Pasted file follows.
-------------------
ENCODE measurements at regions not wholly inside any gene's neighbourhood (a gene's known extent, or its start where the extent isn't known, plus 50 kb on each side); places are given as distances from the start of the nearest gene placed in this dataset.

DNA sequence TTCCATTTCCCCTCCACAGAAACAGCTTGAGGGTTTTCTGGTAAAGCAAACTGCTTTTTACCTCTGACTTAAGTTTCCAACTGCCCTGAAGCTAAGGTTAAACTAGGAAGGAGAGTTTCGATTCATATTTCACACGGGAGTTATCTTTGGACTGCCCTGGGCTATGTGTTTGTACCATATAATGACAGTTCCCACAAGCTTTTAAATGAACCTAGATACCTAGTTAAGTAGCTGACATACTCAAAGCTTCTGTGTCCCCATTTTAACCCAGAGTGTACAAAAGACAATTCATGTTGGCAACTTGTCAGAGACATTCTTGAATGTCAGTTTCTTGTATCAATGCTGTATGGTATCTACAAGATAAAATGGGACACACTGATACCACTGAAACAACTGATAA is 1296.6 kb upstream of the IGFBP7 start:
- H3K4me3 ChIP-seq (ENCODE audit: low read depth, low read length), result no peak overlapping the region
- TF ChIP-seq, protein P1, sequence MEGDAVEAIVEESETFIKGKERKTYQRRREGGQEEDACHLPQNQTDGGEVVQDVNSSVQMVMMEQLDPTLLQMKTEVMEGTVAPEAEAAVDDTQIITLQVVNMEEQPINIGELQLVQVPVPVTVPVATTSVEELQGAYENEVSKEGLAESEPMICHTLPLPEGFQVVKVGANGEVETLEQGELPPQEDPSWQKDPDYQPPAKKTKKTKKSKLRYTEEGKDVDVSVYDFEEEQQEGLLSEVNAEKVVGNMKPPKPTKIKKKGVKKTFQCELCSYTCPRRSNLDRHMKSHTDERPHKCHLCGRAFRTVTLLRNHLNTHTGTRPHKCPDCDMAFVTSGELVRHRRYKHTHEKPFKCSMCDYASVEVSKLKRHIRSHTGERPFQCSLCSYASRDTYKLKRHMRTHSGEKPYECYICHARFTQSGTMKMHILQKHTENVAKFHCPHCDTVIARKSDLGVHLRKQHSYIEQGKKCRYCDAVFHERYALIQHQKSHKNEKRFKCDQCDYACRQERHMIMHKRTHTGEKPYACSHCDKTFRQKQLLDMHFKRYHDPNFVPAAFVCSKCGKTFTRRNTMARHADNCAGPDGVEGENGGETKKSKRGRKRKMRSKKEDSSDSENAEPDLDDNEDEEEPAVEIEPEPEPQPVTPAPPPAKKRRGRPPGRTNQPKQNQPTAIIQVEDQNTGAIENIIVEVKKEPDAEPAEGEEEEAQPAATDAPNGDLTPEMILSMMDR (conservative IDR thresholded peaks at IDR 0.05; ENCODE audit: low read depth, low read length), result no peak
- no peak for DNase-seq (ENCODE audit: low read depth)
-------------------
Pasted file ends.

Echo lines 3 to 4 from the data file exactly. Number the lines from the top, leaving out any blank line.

- H3K4me3 ChIP-seq (ENCODE audit: low read depth, low read length), result no peak overlapping the region
- TF ChIP-seq, protein P1, sequence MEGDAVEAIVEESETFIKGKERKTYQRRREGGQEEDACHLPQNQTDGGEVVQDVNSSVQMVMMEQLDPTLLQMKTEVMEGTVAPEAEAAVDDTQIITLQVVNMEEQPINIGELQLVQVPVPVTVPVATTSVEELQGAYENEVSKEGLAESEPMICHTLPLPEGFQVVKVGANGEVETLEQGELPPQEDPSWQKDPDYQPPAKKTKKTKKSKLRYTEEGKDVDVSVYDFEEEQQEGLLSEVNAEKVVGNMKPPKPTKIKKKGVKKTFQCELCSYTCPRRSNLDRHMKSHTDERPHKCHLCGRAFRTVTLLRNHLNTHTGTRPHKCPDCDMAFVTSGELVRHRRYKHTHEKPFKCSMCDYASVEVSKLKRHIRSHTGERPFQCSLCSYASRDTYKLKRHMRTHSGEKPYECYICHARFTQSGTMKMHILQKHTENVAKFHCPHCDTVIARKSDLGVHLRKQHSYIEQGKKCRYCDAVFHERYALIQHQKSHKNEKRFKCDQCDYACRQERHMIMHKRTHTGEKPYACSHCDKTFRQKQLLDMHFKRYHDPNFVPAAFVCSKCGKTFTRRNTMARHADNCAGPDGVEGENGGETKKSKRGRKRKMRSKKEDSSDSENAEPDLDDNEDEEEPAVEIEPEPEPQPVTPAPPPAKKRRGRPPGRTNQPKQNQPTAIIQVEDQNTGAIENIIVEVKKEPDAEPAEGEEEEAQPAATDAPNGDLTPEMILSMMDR (conservative IDR thresholded peaks at IDR 0.05; ENCODE audit: low read depth, low read length), result no peak